as standard with seven
seats. Its also well-
specified, looks good,
is pleasant to drive
and starts at £16K.
Deal or No Deal...?
There was a time when the principal reasons for buying a Kia Sedona over, say, a Renault Espace or Chrysler Voyager was purely financial. The Kia might not have had the brand cachet to pull customers into the showrooms, but it did the same job as its rivals and cost considerably less.
These days Kia's name is as well known as that of its competitors. And customers don't shop there just because it's cheaper. They buy Kia because they want to; and the Kias of today stand scrutiny in their own right. The fact that they still offer very good value is icing on the cake. We recently tested the seven-seat Sedona and found it a sound and stylish alternative to Ford's S-Max and the aforementioned Voyager and Espace.
The Sedona line-up is nice and straightforward. There are three trim levels to its core 183bhp 2.9 turbodiesel model: GS, LS and TS. A single petrol model powered by a 186bhp 2.7 V6 is also on offer at
a headline-grabbing £15,995. But most buyers in this sector of the market appreciate the undoubted benefits of an oil-burning powerplant and these are priced from an entry-level £17,545. A five-speed auto-matic transmission is also available for an extra £1,100. We tested the model most likely to find favour with most customers most of the time the middle of the range 2.9 CRDi LS. It comes as standard with a five-speed manual 'box and costs £19,545 on the road.
This latest generation Sedona is a good-looker. The angular look and stacked headlights works well on the 'single box' people carrier body that's taller, shorter and wider than the model it replaced. Some neat styling touches and a quality metallic paint finish give the Sedona
a swish appearance that stands comparison with some rather more expensive rivals.
But is the Sedona, as Kia claims, all the MPV you'll ever need? It certainly appears to be. MPV buyers generally have pressing practical needs for a five-, six- or even seven-seater; but that doesn't mean that they should have to sacrifice comfort for additional seats. The Sedona's interior calls for no such compromises. The interior is very roomy and provides individual seats for seven in three rows, arranged in the popular 2-3-2 formation. Adults sitting in any of the five individ-ual rear seats will find plenty of leg and headroom.
The seven seats are full sized and comfortable. There is a generous eleven inches between the back of the front seats and the leading edges of the second-row seat bases. The middle seat occupant thanks to the dash-mounted gear lever can enjoy a full thirty inches of legroom! All seats are positioned reasonably high in the vehicle, so visibility is good and the view out interesting.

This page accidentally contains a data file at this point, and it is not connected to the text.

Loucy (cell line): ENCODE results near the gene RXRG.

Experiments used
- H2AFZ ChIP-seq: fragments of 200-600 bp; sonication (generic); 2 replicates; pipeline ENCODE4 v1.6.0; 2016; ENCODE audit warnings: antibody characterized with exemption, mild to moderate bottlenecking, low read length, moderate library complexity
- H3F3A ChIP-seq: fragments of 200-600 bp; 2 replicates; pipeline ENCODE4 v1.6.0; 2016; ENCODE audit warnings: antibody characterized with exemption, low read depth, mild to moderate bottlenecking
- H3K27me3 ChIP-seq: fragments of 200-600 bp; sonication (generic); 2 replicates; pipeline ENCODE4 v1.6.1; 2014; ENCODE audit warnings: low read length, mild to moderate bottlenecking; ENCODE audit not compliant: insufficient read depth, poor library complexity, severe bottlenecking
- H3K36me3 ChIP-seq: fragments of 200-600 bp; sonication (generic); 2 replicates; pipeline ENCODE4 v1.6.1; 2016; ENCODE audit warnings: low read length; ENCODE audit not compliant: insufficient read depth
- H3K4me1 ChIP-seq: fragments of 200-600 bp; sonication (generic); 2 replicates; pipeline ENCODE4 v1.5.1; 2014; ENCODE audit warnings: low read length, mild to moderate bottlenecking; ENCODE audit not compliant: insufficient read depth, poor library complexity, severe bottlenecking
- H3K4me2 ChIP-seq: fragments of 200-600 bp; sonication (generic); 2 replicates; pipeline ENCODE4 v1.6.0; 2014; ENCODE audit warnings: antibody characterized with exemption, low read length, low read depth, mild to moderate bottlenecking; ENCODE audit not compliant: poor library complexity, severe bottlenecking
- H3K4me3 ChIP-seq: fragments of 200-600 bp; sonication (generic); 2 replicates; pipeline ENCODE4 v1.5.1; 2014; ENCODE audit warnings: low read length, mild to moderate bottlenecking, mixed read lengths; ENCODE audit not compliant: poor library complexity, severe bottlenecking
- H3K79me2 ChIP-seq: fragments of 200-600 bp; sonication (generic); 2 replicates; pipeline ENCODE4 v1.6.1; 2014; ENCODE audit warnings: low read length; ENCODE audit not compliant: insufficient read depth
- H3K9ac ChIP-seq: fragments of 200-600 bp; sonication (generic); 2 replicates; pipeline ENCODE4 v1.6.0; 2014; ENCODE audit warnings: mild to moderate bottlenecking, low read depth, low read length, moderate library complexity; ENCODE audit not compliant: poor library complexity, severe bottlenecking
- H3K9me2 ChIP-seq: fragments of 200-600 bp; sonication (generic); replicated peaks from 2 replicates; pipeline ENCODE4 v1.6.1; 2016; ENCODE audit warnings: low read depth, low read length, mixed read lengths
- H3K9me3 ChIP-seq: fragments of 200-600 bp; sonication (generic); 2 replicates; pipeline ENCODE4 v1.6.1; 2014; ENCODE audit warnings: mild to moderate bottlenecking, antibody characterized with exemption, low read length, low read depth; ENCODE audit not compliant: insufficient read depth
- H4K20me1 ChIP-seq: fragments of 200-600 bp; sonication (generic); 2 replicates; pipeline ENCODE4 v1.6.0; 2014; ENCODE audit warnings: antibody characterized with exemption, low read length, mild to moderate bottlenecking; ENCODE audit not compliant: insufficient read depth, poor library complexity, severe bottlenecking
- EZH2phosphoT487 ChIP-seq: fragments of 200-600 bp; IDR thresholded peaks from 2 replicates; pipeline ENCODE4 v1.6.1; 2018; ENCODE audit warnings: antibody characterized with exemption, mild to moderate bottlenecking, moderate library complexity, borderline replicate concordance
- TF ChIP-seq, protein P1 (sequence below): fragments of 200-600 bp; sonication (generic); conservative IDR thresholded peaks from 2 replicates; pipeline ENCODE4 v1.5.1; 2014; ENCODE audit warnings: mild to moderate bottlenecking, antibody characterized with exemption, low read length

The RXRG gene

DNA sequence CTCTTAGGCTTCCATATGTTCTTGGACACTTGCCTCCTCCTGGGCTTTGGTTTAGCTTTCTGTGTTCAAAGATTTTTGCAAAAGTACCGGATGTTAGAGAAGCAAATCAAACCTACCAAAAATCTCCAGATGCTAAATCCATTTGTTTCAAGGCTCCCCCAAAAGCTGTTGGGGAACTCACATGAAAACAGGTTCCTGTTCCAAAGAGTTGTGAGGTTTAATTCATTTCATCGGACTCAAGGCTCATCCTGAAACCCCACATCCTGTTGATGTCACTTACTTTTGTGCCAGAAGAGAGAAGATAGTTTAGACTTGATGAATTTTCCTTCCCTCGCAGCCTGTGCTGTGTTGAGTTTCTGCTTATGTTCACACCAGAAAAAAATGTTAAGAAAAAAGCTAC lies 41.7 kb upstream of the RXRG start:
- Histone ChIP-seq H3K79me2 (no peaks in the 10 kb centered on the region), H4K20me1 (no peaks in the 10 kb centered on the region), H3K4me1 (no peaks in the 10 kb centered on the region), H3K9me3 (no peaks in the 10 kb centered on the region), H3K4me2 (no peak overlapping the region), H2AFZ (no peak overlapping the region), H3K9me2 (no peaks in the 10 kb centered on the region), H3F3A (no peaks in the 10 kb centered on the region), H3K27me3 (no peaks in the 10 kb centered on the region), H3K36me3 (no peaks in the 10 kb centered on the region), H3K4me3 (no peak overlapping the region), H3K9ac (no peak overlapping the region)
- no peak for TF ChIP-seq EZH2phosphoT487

But it doesn't stop there. Each of the five rear seats slides backwards and forwards, reclines, folds in half, stores upright or comes completely out of the car. Kia says it decided against folding rear seats because of the compromises involved: they have to be smaller and are therefore less comfortable and they also have to be mounted higher in the car therefore stealing headroom, legroom and luggage space.
This does mean that if you want to carry more luggage or a really big load, you have to remove the rear seats and store them somewhere.
If you do, however, you end up with a massive amount of load space: with all seven seats in use there is 364 litres of luggage space. But take away the rearmost pair and this swells to 1,753 litres. In strict two-seater mode the Sedona's load bay is a cavernous 3,440 litres. And if you need to use the roof rails you'll find it's no hassle, thanks to the sliding side doors: when open you can stand on the exposed floor to easily reach the roof.
Access to all three rows is excellent, and is helped by the low floor. Not only do the large rear side doors slide, but they do so at the touch of a button on the B-pillar or a gentle pull on the inner or outer door handles. Alternatively they can be operated from the front, via the central roof console. The electric operation works for entering and exiting the vehicle and can be worked from the driver's seat or at the point of entry/exit. They're also fitted with very effective and quick acting auto-reverse mechanisms to prevent little fingers being trapped.
We tested them on our own valuable editorial fingers. They worked just fine! For the record, access to the two reclining third-row seats (they have six inches between them and can slide fore/aft by ten inches
if you need some extra boot space) from either side of the vehicle is easy. Surprisingly, they're made for real-world adults up to 5' 10" tall.
Not only is there masses of space but there's an equally impressive number of storage compartments. You'd be surprised at the number of big 'family' cars we test that have severely limited storage facilities. Not so the Sedona. Everywhere you look or sit there are cubby-holes, bottle-holders and lockers in abundance including a large double-decker glovebox, a coin box and CD drawer beneath the gear lever, a sunglasses holder in the roof console, a folding tray between the front seats with four cupholders that, when raised, even extends length-ways, and sturdy fold-down tables on the front seat backs that stay put when required.